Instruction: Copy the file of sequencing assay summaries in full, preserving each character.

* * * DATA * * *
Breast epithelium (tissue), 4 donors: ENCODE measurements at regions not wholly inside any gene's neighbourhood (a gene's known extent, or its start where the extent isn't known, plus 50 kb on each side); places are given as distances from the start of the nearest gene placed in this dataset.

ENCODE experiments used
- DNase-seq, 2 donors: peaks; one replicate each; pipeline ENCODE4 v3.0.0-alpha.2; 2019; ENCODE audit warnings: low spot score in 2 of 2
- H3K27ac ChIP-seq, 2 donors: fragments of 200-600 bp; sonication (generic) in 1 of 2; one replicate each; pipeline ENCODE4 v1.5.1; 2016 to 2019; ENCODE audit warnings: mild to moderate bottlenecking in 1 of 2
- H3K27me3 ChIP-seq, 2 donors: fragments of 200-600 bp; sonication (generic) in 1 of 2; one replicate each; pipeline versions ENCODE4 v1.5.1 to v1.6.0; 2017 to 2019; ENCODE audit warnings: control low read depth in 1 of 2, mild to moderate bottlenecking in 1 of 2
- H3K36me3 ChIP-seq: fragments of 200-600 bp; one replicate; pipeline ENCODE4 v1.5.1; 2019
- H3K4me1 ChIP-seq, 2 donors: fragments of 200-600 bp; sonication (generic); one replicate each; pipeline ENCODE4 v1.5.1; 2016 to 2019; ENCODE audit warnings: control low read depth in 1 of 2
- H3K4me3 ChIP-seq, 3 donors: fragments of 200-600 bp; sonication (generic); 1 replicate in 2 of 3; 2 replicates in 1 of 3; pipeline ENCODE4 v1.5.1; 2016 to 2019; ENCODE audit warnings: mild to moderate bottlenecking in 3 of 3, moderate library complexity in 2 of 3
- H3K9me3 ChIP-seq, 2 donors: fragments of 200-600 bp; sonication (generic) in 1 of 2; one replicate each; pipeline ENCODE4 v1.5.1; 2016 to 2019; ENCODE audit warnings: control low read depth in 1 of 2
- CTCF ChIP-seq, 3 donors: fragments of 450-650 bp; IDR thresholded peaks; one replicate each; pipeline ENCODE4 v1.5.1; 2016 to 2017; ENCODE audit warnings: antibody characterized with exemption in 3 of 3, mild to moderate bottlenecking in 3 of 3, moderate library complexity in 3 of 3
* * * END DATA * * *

Breast epithelium (tissue), 4 donors: ENCODE measurements at regions not wholly inside any gene's neighbourhood (a gene's known extent, or its start where the extent isn't known, plus 50 kb on each side); places are given as distances from the start of the nearest gene placed in this dataset.

ENCODE experiments used
- DNase-seq, 2 donors: peaks; one replicate each; pipeline ENCODE4 v3.0.0-alpha.2; 2019; ENCODE audit warnings: low spot score in 2 of 2
- H3K27ac ChIP-seq, 2 donors: fragments of 200-600 bp; sonication (generic) in 1 of 2; one replicate each; pipeline ENCODE4 v1.5.1; 2016 to 2019; ENCODE audit warnings: mild to moderate bottlenecking in 1 of 2
- H3K27me3 ChIP-seq, 2 donors: fragments of 200-600 bp; sonication (generic) in 1 of 2; one replicate each; pipeline versions ENCODE4 v1.5.1 to v1.6.0; 2017 to 2019; ENCODE audit warnings: control low read depth in 1 of 2, mild to moderate bottlenecking in 1 of 2
- H3K36me3 ChIP-seq: fragments of 200-600 bp; one replicate; pipeline ENCODE4 v1.5.1; 2019
- H3K4me1 ChIP-seq, 2 donors: fragments of 200-600 bp; sonication (generic); one replicate each; pipeline ENCODE4 v1.5.1; 2016 to 2019; ENCODE audit warnings: control low read depth in 1 of 2
- H3K4me3 ChIP-seq, 3 donors: fragments of 200-600 bp; sonication (generic); 1 replicate in 2 of 3; 2 replicates in 1 of 3; pipeline ENCODE4 v1.5.1; 2016 to 2019; ENCODE audit warnings: mild to moderate bottlenecking in 3 of 3, moderate library complexity in 2 of 3
- H3K9me3 ChIP-seq, 2 donors: fragments of 200-600 bp; sonication (generic) in 1 of 2; one replicate each; pipeline ENCODE4 v1.5.1; 2016 to 2019; ENCODE audit warnings: control low read depth in 1 of 2
- CTCF ChIP-seq, 3 donors: fragments of 450-650 bp; IDR thresholded peaks; one replicate each; pipeline ENCODE4 v1.5.1; 2016 to 2017; ENCODE audit warnings: antibody characterized with exemption in 3 of 3, mild to moderate bottlenecking in 3 of 3, moderate library complexity in 3 of 3